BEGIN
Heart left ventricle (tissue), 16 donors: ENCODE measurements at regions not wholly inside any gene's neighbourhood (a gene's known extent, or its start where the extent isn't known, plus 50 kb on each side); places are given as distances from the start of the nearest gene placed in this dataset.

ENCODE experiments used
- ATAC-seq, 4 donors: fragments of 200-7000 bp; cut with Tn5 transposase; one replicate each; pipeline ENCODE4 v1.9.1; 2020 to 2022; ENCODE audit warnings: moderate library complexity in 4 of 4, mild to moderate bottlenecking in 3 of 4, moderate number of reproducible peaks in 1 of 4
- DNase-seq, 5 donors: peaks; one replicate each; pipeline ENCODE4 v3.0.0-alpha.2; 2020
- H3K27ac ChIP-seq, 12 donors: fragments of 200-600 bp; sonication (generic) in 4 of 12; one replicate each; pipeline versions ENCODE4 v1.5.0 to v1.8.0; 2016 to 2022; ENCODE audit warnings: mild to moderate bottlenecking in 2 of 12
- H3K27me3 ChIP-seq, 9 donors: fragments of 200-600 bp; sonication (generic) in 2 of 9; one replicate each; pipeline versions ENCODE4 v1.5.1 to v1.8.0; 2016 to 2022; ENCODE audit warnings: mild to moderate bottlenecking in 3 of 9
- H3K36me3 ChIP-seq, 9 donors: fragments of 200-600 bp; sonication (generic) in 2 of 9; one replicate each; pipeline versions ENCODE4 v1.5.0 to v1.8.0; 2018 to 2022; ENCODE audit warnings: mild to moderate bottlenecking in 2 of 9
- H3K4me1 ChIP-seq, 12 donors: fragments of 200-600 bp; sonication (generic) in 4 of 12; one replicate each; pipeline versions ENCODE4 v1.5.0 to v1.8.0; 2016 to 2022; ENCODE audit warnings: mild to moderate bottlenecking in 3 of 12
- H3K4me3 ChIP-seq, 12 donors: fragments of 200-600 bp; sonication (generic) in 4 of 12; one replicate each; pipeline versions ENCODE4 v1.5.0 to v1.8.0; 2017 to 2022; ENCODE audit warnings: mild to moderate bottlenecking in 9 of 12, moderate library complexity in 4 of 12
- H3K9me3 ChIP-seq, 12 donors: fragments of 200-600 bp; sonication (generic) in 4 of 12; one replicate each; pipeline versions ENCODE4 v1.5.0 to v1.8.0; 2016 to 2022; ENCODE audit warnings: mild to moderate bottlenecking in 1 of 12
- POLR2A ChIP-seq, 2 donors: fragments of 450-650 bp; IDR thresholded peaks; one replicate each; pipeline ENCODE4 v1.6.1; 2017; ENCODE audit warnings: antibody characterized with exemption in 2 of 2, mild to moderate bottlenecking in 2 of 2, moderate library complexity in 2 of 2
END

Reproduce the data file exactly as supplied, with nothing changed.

Heart left ventricle (tissue), 16 donors: ENCODE measurements at regions not wholly inside any gene's neighbourhood (a gene's known extent, or its start where the extent isn't known, plus 50 kb on each side); places are given as distances from the start of the nearest gene placed in this dataset.

ENCODE experiments used
- ATAC-seq, 4 donors: fragments of 200-7000 bp; cut with Tn5 transposase; one replicate each; pipeline ENCODE4 v1.9.1; 2020 to 2022; ENCODE audit warnings: moderate library complexity in 4 of 4, mild to moderate bottlenecking in 3 of 4, moderate number of reproducible peaks in 1 of 4
- DNase-seq, 5 donors: peaks; one replicate each; pipeline ENCODE4 v3.0.0-alpha.2; 2020
- H3K27ac ChIP-seq, 12 donors: fragments of 200-600 bp; sonication (generic) in 4 of 12; one replicate each; pipeline versions ENCODE4 v1.5.0 to v1.8.0; 2016 to 2022; ENCODE audit warnings: mild to moderate bottlenecking in 2 of 12
- H3K27me3 ChIP-seq, 9 donors: fragments of 200-600 bp; sonication (generic) in 2 of 9; one replicate each; pipeline versions ENCODE4 v1.5.1 to v1.8.0; 2016 to 2022; ENCODE audit warnings: mild to moderate bottlenecking in 3 of 9
- H3K36me3 ChIP-seq, 9 donors: fragments of 200-600 bp; sonication (generic) in 2 of 9; one replicate each; pipeline versions ENCODE4 v1.5.0 to v1.8.0; 2018 to 2022; ENCODE audit warnings: mild to moderate bottlenecking in 2 of 9
- H3K4me1 ChIP-seq, 12 donors: fragments of 200-600 bp; sonication (generic) in 4 of 12; one replicate each; pipeline versions ENCODE4 v1.5.0 to v1.8.0; 2016 to 2022; ENCODE audit warnings: mild to moderate bottlenecking in 3 of 12
- H3K4me3 ChIP-seq, 12 donors: fragments of 200-600 bp; sonication (generic) in 4 of 12; one replicate each; pipeline versions ENCODE4 v1.5.0 to v1.8.0; 2017 to 2022; ENCODE audit warnings: mild to moderate bottlenecking in 9 of 12, moderate library complexity in 4 of 12
- H3K9me3 ChIP-seq, 12 donors: fragments of 200-600 bp; sonication (generic) in 4 of 12; one replicate each; pipeline versions ENCODE4 v1.5.0 to v1.8.0; 2016 to 2022; ENCODE audit warnings: mild to moderate bottlenecking in 1 of 12
- POLR2A ChIP-seq, 2 donors: fragments of 450-650 bp; IDR thresholded peaks; one replicate each; pipeline ENCODE4 v1.6.1; 2017; ENCODE audit warnings: antibody characterized with exemption in 2 of 2, mild to moderate bottlenecking in 2 of 2, moderate library complexity in 2 of 2